Viktor Korchnoi has played 5...exf6 many times (including his first world championship match with Anatoly Karpov), and this line has also been employed by Ulf Andersson. Black's 5...exf6 is thought to be sounder than 5...gxf6!? of the previous and offers Black fast development, though also giving White the superior pawn structure and long-term prospects.

Advance variation

The Advance variation is 3.e5:

1.e4 c6
2.d4 d5

The main replies are:

3...Bf5 is most often played. Against it are aggressive lines such as the Bayonet Attack (4.Nc3 e6 5.g4), a popular line in the 1980s and later favoured by Latvian Grandmaster Alexei Shirov. A more natural development 4.Nf3 e6 5.Be2 c5 6.Be3 was popularised by English Grandmaster Nigel Short and often seen in the 1990s.

3...c5 is an important alternative which avoids the opening theory on 3...Bf5. It was used by Botvinnik in his 1961 match with Tal. In comparison to the French defense, Black gains the tempo normally spent on ...e6. However, White can counter this by opening the centre with 4. dxc5. This exposes the black pawn on d5.

3...e6 is natural and playable, but when Black plays ...c5 (as he soon will do) he is a tempo behind the advance line of the French defence (1e4 e6 2.d5 d5 3.e5 c5).

Exchange variation and Panov-Botvinnik Attack

The Exchange Variation is 1.e4 c6 2.d4 d5 3.exd5 cxd5. The Panov-Botvinnik Attack begins with the move 4.c4.

This system often leads to typical isolated queen's pawn (IQP) positions, with White gaining rapid development, a grip on e5, and kingside attacking chances to make up for the long-term structural weakness of the isolated d4 pawn. The major variation in this line 4...Nf6 5.Nc3 e6 6.Nf3, when Black's main alternatives are 6...Bb4 (a position which often transposes into lines of the Nimzo-Indian defence) and 6...Be7, once the most common line. 6...Nc6?! is inferior as it is favourably met by 7.c5!, after which White plans on seizing the e5-square through the advance of his b-pawn to b5 or by exchanging the Black's Knight on c6 after Bb5.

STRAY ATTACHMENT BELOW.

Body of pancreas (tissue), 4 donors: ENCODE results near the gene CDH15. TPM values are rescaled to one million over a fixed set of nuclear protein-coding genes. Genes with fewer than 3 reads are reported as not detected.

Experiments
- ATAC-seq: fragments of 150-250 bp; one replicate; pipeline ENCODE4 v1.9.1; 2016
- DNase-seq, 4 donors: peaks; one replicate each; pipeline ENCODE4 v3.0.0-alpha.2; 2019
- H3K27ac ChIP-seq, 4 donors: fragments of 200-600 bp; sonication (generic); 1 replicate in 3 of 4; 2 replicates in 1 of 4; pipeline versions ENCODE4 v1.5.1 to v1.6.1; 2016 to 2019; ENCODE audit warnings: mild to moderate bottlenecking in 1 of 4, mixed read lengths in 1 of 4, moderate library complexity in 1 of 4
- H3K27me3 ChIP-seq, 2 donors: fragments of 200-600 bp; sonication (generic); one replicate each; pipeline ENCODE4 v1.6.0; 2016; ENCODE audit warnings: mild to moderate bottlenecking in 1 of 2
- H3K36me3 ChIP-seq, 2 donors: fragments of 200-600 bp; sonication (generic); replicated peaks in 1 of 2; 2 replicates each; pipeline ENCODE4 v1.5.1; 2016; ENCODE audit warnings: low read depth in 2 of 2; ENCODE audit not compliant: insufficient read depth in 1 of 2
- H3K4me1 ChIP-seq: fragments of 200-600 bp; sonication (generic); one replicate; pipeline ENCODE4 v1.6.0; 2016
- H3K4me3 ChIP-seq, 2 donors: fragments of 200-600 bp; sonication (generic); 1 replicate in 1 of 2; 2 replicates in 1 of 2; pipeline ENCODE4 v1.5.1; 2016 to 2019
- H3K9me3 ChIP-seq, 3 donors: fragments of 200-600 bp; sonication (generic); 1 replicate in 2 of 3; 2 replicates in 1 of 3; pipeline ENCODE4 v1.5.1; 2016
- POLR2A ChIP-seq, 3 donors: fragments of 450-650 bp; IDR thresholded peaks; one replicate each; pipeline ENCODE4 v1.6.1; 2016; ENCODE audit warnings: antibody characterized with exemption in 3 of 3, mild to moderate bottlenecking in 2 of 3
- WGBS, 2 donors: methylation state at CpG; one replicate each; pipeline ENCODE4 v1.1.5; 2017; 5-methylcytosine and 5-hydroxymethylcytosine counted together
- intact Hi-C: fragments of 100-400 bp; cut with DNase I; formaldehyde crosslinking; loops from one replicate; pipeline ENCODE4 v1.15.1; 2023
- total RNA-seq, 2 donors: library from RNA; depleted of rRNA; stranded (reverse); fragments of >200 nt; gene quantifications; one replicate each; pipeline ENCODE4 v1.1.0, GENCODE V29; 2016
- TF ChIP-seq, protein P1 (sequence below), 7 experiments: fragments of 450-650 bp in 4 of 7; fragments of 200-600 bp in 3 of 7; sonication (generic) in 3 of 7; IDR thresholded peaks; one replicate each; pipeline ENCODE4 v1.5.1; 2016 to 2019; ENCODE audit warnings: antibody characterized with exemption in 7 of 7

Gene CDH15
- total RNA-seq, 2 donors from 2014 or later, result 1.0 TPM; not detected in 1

The "true" Exchange Variation begins with 4.Bd3 Nc6 5.c3 Nf6 6.Bf4 Bg4 7.Qb3 This line is thought to have equal chances for both sides, and was tried by Bobby Fischer. Some of the strategic ideas are analogous to the Queen's Gambit declined, Exchange variation, (1.d4 d5 2.c4 e6 3.Nc3 Nf6 4.cxd5 exd5) with colours reversed.

Two knights variation

This is 1.e4 c6 2.Nf3 d5 3.Nc3, played by Bobby Fischer in his youth. White gets rapid development and has options with the d-pawn. Black's logical and probably best reply is 3...Bg4. After 4.h3 Bxf3 5.Qxf3, the positional continuation, Black has the option of 5...Nf6 or 5...e6. 4....Bh5 is a complicated line, in which White can trap the bishop, though Black has much compensation.

The variation sets a trap: if Black plays along the lines of the Classical Variation, he gets in trouble after 3...dxe4 4.Nxe4 Bf5 (4...Nd7 is playable) 5.Ng3 Bg6?! (5...Bg4) 6.h4 h6 7.Ne5 Bh7 (7...Qd6 may be best) 8.Qh5! g6 (forced) 9.Bc4! e6 (9...gxh5?? 10.Bxf7#) 10.Qe2 with a huge advantage for White. Now 10...Qe7! is best. Instead, Lasker–Radsheer, 1908 and Alekhine-Bruce, 1938 ended quickly after, respectively, 10...Bg7?? 11.Nxf7! and 10...Nf6?? 11.Nxf7!

Other lines

White can play 2.c4. Then Black may play 2...d5 (see 1.e4 c6 2.c4 d5). This can transpose to the Panov–Botvinnik line given above, with 3.exd5 cxd5 4.d4 or White can capture twice on d5. Alternatively, Black may play 2...e5.

Also, White can play 2.Nc3. Then Black may play 2...d5. If White replies 3.d4 then we get the main Capablanca line or the Two knights variation. Or Black may play 2...g6.

The Caro–Kann can also be reached through the English Opening: 1.c4 c6 2.e4 d5.

ECO codes

The Encyclopaedia of Chess Openings has ten codes for the Caro–Kann Defence, B10 to B19.

Related pages

  • Martin, Andrew 2007. The ABC of the Caro Kann. ChessBase Publications. Fritz Trainer DVD.

Also, more advanced: